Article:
Brussels / 2 & 3 February 2019


Deduplication on large amounts of code

Fuzzy deduplication of PGA using source{d} stack

In this talk I will discuss how to deduplicate large amounts of source code using the source{d} stack, and more specifically the Apollo project. The 3 steps of the process used in Apollo will be detailed, ie: - the feature extraction step; - the hashing step; - the connected component and community detection step; I'll then go on describing some of the results found from applying Apollo to Public Git Archive, as well as the issues I faced and how these issues could have been somewhat avoided. The talk will be concluded by discussing Gemini, the production-ready sibling project to Apollo, and imagining applications that could extract value from Apollo.

After a quick introduction on the motivation behind Apollo, as said in the abstract I'll describe each step of Apollo's process. As a rule of thumb I'll first describe it formally, then go into how we did it in practice.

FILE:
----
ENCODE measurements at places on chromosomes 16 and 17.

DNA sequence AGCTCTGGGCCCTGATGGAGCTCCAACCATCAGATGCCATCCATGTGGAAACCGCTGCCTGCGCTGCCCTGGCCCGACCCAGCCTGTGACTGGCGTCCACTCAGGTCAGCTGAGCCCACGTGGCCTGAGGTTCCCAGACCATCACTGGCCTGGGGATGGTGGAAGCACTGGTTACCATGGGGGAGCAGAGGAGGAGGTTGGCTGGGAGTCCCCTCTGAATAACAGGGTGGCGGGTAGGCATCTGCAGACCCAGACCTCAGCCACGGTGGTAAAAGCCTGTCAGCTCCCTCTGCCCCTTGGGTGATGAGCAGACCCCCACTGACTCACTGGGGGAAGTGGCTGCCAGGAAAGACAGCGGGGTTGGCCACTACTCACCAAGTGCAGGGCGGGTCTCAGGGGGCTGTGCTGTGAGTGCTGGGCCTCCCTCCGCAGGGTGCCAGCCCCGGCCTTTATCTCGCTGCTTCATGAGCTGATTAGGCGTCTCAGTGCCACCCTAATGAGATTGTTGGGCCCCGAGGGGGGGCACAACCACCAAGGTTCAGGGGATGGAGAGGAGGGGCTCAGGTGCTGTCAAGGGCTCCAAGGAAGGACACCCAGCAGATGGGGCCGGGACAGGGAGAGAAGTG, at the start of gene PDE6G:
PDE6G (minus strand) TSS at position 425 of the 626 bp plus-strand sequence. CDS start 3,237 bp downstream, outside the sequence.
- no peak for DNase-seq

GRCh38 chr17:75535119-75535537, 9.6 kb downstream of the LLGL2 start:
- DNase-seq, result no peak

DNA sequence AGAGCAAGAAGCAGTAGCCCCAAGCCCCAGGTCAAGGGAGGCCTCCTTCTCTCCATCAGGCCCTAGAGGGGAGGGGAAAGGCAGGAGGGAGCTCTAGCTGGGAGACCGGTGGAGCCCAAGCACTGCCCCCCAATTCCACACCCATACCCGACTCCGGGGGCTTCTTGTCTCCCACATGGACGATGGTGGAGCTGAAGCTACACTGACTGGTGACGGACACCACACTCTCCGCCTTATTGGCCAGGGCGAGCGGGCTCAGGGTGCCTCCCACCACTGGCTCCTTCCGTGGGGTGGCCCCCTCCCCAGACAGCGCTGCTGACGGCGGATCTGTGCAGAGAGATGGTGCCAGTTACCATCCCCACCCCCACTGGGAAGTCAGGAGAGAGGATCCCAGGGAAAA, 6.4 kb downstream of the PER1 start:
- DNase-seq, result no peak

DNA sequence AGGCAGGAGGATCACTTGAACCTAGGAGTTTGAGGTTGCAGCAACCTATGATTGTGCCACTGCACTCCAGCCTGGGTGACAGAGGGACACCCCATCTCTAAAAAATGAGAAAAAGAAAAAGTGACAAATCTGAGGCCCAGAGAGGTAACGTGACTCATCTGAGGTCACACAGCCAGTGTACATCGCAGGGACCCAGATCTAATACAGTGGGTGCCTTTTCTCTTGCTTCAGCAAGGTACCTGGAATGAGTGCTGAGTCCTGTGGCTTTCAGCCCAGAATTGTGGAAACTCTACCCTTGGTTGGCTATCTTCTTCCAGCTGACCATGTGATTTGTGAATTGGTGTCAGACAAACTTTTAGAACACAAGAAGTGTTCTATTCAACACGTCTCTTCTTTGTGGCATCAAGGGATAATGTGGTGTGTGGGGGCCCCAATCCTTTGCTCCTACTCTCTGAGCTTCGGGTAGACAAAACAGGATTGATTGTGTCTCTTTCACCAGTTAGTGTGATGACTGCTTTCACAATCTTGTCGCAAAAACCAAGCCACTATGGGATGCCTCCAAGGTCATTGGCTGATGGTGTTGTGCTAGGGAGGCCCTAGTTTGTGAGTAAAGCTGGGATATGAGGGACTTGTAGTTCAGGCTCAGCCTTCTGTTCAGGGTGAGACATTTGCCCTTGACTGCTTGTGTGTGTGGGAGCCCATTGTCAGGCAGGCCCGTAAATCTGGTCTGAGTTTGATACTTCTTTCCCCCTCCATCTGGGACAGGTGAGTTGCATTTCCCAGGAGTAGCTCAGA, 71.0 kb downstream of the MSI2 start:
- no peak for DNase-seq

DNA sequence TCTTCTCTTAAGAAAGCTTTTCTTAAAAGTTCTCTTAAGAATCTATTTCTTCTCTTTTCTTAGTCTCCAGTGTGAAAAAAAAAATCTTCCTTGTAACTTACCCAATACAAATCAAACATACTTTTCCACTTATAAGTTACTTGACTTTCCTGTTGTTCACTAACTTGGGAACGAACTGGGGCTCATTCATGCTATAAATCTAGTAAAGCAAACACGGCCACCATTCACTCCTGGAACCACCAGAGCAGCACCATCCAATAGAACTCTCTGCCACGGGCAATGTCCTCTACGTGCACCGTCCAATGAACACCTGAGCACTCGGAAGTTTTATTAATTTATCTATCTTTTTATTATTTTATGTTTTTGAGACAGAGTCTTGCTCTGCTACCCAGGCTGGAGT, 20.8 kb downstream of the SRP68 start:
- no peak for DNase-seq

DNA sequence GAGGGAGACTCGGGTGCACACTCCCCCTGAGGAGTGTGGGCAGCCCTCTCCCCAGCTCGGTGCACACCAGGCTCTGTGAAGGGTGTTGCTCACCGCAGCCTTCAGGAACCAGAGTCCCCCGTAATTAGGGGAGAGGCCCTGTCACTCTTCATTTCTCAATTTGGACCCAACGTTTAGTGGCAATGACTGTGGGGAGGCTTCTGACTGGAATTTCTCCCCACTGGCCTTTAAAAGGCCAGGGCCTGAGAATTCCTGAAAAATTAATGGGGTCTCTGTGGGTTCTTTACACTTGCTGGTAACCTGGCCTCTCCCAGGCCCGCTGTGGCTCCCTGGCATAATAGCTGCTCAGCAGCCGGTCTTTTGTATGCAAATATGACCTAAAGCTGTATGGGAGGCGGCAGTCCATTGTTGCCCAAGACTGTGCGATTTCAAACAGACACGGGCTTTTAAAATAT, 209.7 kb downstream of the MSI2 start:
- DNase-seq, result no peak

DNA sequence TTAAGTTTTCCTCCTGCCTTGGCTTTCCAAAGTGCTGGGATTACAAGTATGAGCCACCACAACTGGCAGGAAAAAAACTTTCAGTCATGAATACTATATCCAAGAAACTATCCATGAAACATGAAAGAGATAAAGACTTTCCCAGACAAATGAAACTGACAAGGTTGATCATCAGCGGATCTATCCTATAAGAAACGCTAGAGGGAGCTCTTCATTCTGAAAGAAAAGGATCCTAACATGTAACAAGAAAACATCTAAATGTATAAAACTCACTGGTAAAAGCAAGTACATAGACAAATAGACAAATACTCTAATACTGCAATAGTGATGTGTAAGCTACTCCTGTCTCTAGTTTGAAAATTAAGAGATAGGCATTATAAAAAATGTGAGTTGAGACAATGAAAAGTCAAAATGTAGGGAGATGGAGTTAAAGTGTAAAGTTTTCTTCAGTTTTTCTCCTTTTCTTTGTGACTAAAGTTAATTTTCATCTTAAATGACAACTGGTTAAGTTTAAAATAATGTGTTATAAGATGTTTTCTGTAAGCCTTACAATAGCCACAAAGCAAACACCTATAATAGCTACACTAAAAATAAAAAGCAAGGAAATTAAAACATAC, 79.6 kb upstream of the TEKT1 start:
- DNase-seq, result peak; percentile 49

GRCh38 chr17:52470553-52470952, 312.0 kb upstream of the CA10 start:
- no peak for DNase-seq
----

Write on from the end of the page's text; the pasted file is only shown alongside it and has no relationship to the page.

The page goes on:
Feature extraction: I'll describe code representation, specifically as UASTs, then from there detail the features used. This will allow me to differentiate Apollo from it's inspiration, DejaVu, and talk about code clones taxonomy a bit. TF-IDF will also be touched upon. Hashing: I'll describe the basic Minhashing algorithm, then the improvements Sergey Ioffe's variant brought. I'll justify it's use in our case simultaneously. Connected components/Community detection: I'll describe the connected components and community notion's first (as in in graphs), then talk about the different ways we can extract them from the similarity graph.

After this I'll talk about the issues I had applying Apollo to PGA due to the amount of data, and how I went around the major issued faced. Then I'll go on talking about the results, show some of the communities, and explain in light of these results how issues could have been avoided, and the whole process improved. Finally I'll talk about Gemini, and outline some of the applications that could be imagined to Source code Deduplication.


Romain Keramitas